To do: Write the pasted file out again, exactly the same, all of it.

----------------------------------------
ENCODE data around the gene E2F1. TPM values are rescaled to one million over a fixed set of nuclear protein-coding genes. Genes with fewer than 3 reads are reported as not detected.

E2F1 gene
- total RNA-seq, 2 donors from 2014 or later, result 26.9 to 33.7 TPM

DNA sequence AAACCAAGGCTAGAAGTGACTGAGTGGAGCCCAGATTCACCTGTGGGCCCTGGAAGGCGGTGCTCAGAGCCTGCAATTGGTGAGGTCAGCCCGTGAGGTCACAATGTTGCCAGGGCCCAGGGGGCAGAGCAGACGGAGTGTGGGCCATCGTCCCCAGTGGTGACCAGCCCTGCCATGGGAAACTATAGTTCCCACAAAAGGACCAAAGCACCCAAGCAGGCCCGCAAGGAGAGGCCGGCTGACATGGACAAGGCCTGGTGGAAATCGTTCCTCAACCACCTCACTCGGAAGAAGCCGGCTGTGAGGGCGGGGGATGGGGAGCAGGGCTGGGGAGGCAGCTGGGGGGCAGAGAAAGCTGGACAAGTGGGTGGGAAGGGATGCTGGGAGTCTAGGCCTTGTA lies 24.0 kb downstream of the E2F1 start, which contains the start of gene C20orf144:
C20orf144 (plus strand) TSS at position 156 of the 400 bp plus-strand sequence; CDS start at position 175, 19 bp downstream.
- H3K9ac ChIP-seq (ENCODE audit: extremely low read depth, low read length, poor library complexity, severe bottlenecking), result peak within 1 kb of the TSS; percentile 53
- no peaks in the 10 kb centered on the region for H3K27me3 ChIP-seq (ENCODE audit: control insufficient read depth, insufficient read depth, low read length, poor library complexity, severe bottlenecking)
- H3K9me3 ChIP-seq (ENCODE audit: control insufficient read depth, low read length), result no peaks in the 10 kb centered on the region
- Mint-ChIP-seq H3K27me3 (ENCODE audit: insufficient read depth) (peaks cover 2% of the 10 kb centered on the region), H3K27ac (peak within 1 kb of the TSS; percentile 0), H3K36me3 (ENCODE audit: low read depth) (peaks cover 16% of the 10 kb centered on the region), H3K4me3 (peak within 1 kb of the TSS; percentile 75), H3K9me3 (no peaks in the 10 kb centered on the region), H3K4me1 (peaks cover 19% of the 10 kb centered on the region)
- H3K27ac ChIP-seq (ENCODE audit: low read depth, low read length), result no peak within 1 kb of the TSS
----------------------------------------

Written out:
ENCODE data around the gene E2F1. TPM values are rescaled to one million over a fixed set of nuclear protein-coding genes. Genes with fewer than 3 reads are reported as not detected.

E2F1 gene
- total RNA-seq, 2 donors from 2014 or later, result 26.9 to 33.7 TPM

DNA sequence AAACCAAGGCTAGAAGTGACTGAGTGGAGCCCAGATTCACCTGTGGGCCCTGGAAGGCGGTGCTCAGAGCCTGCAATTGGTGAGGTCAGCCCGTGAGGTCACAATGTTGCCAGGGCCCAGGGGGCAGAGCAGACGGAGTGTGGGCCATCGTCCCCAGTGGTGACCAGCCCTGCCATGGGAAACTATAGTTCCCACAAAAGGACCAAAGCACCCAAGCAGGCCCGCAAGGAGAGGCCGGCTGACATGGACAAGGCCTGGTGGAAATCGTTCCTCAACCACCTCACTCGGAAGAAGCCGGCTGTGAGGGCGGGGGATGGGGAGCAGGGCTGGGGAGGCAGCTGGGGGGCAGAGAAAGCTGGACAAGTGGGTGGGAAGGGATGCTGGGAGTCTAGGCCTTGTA lies 24.0 kb downstream of the E2F1 start, which contains the start of gene C20orf144:
C20orf144 (plus strand) TSS at position 156 of the 400 bp plus-strand sequence; CDS start at position 175, 19 bp downstream.
- H3K9ac ChIP-seq (ENCODE audit: extremely low read depth, low read length, poor library complexity, severe bottlenecking), result peak within 1 kb of the TSS; percentile 53
- no peaks in the 10 kb centered on the region for H3K27me3 ChIP-seq (ENCODE audit: control insufficient read depth, insufficient read depth, low read length, poor library complexity, severe bottlenecking)
- H3K9me3 ChIP-seq (ENCODE audit: control insufficient read depth, low read length), result no peaks in the 10 kb centered on the region
- Mint-ChIP-seq H3K27me3 (ENCODE audit: insufficient read depth) (peaks cover 2% of the 10 kb centered on the region), H3K27ac (peak within 1 kb of the TSS; percentile 0), H3K36me3 (ENCODE audit: low read depth) (peaks cover 16% of the 10 kb centered on the region), H3K4me3 (peak within 1 kb of the TSS; percentile 75), H3K9me3 (no peaks in the 10 kb centered on the region), H3K4me1 (peaks cover 19% of the 10 kb centered on the region)
- H3K27ac ChIP-seq (ENCODE audit: low read depth, low read length), result no peak within 1 kb of the TSS